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March 19, 2013
Australia coach Mickey Arthur has said the selectors would welcome Michael Hussey back if he decided to make a return for this year's Ashes series, given the lack of experience in Australia's Test squad. However, Arthur said he was confident that in time the younger members of Australia's team would be capable of filling the vacuum left by the retirements of Hussey and Ricky Ponting, although their absence had contributed to the slipping team culture over the past few months.
Arthur also conceded he had put his job on the line with the uncompromising decision to leave four players out of the Mohali Test due to their failure to complete a task in which they were asked for ideas on how they and the team could improve. But he said such a move was necessary to bring the culture of the team back to where it needed to be following the departures of Ponting and Hussey, whose intense work ethic served as examples to their younger colleagues.
A Hussey comeback appears unlikely given his decision to retire was made largely due to his desire to spend more time at home with his young family, and the Ashes tour would require him to be away for two and a half months. But the Australians have missed Hussey badly during the ongoing Indian tour and given that he has remained a solid run-scorer in the Sheffield Shield, Arthur said the door would be open if he wanted to return.
"We'd certainly listen to Mike Hussey if Mike Hussey came knocking at our door," Arthur said. "But that's a hypothetical at the moment. He's retired. We've moved on now, you know. Yeah we miss him. We miss the aura of Ricky Ponting. But I'm hoping that these younger players will take over that mantle in time to come. They're nowhere near ready yet.
"But in time to come they've got to step up and take on those mantles because they're going to be the role models for the next generation of cricketers. I'm confident we've got the best players here. These guys just need to be given that confidence and just need to stand up. I'm pretty sure they will."
However, the young squad did need a rev up from Arthur, captain Michael Clarke and team manager Gavin Dovey last week when those four players were left out of the team. The bold decision was described by Arthur as a line in the sand after standards had slipped among the wider playing group during the Indian tour, from players being late to meetings to wearing the wrong uniforms, to giving back-chat.
The decision has split opinion in the cricket world and although Cricket Australia's board backed the team management in their move, Arthur is well aware that it could be a make-or-break moment in his coaching career. Arthur took the reins of the Australia team in late 2011 but it is 2013 that will define the Arthur-Clarke leadership team, with two Ashes series coming up. Things have not started well in India.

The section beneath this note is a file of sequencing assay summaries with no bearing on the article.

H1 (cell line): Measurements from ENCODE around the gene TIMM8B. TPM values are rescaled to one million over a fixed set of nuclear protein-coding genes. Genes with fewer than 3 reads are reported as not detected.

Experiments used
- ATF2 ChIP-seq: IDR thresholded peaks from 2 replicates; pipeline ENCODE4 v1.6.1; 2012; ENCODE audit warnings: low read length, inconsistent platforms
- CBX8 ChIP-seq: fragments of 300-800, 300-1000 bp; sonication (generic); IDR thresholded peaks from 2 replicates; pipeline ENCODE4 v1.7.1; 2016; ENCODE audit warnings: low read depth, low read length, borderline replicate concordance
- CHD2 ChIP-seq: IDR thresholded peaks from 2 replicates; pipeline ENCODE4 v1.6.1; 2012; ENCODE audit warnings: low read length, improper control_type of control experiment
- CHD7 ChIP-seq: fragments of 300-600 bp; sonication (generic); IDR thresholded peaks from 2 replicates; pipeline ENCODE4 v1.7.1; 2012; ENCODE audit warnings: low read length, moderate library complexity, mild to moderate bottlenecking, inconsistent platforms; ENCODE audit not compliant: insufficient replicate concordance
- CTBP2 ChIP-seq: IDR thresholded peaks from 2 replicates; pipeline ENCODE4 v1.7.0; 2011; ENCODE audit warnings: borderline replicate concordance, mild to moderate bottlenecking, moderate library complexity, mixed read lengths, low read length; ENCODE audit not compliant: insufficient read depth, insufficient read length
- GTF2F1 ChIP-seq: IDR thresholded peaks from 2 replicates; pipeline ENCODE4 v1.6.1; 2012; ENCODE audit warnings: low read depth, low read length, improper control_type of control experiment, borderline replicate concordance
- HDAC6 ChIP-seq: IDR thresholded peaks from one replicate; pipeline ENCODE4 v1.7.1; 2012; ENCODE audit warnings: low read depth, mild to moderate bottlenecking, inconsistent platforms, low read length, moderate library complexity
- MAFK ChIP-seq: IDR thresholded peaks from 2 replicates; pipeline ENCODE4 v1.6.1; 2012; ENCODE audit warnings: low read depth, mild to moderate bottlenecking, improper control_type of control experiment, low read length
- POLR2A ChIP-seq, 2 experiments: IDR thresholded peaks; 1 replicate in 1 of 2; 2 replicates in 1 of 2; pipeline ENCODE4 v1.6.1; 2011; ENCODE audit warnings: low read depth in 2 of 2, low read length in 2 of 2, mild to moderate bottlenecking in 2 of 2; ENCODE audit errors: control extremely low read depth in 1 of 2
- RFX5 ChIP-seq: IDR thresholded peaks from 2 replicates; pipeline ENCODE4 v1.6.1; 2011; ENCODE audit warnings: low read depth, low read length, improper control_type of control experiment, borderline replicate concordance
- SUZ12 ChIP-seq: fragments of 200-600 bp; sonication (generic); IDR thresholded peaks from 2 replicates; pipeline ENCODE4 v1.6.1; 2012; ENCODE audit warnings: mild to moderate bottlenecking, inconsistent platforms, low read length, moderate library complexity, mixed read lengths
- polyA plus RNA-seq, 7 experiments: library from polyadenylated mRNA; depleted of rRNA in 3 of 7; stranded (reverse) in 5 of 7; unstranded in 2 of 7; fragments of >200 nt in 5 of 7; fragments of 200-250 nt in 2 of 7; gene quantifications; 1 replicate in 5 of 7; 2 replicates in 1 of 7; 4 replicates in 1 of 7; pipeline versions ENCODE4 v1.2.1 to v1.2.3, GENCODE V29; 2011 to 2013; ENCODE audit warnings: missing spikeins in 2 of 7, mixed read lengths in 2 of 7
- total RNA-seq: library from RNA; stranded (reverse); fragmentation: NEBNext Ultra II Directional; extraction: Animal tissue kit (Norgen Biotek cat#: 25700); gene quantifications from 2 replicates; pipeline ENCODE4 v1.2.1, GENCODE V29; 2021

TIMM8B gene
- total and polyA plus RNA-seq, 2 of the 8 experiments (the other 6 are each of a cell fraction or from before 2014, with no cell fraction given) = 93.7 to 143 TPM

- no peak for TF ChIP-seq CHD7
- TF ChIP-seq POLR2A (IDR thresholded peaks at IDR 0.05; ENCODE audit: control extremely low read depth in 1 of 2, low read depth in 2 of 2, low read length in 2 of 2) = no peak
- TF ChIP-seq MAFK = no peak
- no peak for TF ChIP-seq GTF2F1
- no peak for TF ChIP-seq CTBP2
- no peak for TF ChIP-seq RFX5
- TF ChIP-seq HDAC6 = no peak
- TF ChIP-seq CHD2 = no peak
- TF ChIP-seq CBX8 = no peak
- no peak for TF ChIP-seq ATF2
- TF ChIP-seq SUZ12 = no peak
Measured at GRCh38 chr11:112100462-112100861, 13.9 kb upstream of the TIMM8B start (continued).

"I would say I've put my neck on the line," Arthur said. "But I've put my neck on the line because I'm really passionate about Australian cricket and I'm very passionate about this team. I want this team to achieve ultimate success and that's to get to number one in the world. It was needed. It had to happen and the responses have been fantastic. I'm comfortable. It was a week of massive pain. It really was. But I'm comfortable.
"I sit here now knowing that this team is going in the right direction. People will say why did it take so long. It took so long because the team was running itself, because we had some senior players around it; we don't have those senior players around this team any more. This team needed to be shown direction and it got a pretty clear message of that before this Test match."
"We've got to understand where we're at at the moment with a very young group of players that needs to be shown the right way to go. If you've got older, senior players the team governs itself and then it's easy just to run and coach. If you've got a young team you need to grab the team and really make the players understand what their responsibilities and ownerships are of the side."
Although Arthur is happy with the response from within the squad after the tumultuous past week, his hardline stance has brought him plenty of criticism from former players, fans and the media. In fact, the online abuse became so bad that Arthur decided on Tuesday to delete his Twitter account.
"I think if you're on it you just open yourself up to that [abuse]," he said. "There has been some very positive stuff as well, but it's not worth it. I've got bigger things to worry about than Twitter to be honest."
Brydon Coverdale is an assistant editor at ESPNcricinfo. He tweets hereFeeds: Brydon Coverdale
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